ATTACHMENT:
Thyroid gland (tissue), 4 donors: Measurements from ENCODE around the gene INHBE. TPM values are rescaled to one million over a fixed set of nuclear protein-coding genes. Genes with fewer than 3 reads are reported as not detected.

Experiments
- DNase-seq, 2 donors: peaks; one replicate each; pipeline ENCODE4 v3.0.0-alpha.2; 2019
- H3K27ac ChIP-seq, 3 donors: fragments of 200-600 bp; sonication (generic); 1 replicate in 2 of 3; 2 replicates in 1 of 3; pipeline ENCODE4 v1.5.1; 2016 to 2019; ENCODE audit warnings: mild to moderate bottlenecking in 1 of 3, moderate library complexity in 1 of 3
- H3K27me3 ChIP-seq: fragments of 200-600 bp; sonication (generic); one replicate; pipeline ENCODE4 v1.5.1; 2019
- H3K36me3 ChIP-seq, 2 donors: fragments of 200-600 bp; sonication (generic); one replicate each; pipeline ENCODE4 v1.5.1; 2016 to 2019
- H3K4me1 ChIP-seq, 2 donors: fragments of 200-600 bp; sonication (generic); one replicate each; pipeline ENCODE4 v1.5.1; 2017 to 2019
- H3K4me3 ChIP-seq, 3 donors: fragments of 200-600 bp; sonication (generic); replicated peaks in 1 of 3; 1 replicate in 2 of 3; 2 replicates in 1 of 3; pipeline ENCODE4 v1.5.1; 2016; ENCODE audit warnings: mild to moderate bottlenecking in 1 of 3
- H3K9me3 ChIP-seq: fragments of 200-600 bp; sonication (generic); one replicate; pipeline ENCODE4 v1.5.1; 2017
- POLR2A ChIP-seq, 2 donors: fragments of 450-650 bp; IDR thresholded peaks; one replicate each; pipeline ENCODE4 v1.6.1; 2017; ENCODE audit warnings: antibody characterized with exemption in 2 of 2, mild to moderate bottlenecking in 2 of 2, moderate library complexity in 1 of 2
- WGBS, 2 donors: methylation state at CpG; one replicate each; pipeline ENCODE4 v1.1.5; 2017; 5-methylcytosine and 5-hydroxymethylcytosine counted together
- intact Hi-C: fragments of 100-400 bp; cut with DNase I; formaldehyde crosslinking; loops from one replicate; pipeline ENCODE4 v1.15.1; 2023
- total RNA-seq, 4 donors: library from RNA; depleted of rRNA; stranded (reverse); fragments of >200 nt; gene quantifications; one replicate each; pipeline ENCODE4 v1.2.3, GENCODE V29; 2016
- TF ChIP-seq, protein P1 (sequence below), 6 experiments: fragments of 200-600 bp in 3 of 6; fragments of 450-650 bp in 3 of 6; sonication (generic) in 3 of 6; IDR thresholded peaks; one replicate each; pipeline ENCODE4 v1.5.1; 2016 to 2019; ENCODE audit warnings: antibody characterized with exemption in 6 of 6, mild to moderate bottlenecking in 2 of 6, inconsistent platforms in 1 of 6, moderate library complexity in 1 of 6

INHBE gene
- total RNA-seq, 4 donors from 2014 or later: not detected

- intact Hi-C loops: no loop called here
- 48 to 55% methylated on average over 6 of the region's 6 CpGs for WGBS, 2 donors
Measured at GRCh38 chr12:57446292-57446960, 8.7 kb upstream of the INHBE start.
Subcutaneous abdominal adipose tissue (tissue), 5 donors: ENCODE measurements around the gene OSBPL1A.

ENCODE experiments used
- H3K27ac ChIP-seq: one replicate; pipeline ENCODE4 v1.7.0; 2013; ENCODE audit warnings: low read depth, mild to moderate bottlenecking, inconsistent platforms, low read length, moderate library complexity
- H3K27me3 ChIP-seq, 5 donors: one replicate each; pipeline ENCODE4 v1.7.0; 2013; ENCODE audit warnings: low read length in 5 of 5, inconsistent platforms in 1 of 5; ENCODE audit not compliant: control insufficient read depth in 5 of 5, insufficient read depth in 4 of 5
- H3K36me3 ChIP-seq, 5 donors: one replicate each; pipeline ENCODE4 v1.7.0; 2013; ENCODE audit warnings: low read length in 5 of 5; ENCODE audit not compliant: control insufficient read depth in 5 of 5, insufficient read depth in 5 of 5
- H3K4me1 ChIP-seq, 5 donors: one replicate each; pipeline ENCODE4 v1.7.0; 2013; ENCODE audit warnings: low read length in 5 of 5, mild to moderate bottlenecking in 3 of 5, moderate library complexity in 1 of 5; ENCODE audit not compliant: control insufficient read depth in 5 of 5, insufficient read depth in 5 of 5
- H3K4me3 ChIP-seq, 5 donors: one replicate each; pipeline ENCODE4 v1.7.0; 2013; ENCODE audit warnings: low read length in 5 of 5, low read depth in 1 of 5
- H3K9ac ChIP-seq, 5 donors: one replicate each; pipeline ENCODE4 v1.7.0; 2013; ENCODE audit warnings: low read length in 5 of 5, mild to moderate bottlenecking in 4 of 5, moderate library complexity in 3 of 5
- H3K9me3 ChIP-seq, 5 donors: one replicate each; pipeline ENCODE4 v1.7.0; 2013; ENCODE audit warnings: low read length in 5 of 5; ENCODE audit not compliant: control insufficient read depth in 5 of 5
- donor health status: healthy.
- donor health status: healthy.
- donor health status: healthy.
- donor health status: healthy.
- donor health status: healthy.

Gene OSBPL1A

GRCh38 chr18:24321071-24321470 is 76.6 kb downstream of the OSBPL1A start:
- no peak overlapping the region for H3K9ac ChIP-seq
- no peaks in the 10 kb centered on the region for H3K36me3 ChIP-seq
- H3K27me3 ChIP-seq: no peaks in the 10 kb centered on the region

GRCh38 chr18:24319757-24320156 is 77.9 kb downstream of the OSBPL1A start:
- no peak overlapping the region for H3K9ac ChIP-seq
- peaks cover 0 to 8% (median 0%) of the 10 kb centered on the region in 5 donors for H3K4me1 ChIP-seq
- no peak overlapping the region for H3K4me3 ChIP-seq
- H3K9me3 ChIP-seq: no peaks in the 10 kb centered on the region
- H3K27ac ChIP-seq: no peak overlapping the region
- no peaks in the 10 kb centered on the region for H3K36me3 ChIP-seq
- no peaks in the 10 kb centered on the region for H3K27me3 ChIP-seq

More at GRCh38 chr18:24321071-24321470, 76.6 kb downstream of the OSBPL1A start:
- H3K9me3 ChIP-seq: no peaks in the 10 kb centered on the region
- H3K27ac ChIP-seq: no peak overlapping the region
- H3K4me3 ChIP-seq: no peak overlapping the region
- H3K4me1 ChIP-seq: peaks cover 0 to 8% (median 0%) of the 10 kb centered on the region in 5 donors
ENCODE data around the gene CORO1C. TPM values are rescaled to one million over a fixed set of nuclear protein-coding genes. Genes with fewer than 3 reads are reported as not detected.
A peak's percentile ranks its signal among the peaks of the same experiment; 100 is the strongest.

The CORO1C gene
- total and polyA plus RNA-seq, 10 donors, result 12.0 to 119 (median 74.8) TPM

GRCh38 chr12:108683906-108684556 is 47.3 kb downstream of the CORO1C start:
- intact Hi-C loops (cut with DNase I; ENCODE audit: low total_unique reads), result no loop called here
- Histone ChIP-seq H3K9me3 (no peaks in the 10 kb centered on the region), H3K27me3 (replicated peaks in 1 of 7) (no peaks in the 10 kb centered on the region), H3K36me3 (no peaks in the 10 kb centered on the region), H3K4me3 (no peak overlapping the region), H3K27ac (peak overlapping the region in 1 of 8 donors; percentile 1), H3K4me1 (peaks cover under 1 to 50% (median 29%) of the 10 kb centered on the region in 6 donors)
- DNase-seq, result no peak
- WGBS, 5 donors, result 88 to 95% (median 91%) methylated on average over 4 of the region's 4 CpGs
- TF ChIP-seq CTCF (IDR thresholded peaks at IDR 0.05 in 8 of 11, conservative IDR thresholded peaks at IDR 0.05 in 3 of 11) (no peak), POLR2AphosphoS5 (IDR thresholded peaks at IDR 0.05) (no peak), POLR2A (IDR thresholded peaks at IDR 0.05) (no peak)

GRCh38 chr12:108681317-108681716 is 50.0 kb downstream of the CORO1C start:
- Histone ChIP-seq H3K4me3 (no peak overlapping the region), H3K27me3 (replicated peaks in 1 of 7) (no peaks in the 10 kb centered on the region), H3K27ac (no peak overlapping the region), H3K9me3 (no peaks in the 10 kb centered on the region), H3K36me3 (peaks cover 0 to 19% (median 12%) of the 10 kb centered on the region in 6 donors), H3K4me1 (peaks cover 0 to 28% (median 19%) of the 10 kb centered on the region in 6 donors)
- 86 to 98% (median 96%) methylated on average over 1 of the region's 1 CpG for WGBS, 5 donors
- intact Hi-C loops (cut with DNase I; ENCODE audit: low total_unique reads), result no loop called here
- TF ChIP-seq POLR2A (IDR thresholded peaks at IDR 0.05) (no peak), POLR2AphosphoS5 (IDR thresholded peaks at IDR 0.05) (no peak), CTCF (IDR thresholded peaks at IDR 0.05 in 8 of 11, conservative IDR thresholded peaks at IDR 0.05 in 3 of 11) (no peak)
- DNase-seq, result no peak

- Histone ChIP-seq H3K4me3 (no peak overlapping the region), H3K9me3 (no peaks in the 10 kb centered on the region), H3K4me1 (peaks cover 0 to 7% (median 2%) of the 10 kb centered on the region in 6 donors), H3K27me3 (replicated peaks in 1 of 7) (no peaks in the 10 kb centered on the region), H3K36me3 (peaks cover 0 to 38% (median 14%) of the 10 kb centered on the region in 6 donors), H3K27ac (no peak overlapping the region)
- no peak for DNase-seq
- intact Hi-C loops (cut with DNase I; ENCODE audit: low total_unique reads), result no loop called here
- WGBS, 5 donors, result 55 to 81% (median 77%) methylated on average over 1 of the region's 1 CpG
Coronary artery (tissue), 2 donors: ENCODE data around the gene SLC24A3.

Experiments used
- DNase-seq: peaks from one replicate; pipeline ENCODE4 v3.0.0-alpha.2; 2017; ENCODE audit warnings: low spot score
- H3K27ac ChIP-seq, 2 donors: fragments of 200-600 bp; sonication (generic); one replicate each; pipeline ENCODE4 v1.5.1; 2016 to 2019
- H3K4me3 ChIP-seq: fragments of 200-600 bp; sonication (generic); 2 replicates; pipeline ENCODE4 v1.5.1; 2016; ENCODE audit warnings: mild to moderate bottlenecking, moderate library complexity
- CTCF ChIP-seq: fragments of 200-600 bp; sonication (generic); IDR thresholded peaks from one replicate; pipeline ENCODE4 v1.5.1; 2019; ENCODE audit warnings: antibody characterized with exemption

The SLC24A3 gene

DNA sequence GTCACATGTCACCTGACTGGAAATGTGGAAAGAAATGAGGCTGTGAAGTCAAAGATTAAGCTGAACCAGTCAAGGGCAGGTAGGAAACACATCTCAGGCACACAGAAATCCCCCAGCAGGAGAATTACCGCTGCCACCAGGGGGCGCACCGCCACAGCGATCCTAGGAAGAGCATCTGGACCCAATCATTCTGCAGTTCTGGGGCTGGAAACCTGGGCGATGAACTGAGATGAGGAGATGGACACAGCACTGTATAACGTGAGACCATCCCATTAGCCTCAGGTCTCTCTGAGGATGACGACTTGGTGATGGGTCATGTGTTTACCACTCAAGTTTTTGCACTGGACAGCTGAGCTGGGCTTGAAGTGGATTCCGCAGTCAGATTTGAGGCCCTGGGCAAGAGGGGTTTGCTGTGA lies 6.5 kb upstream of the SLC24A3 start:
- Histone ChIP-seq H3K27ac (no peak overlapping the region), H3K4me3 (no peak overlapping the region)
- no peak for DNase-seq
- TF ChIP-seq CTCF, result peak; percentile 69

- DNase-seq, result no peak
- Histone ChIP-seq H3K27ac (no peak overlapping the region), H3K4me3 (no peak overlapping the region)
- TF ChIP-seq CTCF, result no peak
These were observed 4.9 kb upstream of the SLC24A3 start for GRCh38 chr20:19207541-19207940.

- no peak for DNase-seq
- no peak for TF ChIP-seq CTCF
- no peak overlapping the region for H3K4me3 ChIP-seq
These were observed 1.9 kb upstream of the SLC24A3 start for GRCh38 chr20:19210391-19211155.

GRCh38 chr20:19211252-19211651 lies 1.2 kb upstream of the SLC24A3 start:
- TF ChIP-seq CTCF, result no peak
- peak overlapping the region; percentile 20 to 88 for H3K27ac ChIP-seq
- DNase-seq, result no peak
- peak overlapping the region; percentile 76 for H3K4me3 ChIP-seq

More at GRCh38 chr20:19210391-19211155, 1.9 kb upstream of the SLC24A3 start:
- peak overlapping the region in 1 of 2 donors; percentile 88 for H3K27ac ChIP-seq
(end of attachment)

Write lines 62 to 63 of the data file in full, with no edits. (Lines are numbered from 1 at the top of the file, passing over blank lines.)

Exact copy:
GRCh38 chr12:108681317-108681716 is 50.0 kb downstream of the CORO1C start:
- Histone ChIP-seq H3K4me3 (no peak overlapping the region), H3K27me3 (replicated peaks in 1 of 7) (no peaks in the 10 kb centered on the region), H3K27ac (no peak overlapping the region), H3K9me3 (no peaks in the 10 kb centered on the region), H3K36me3 (peaks cover 0 to 19% (median 12%) of the 10 kb centered on the region in 6 donors), H3K4me1 (peaks cover 0 to 28% (median 19%) of the 10 kb centered on the region in 6 donors)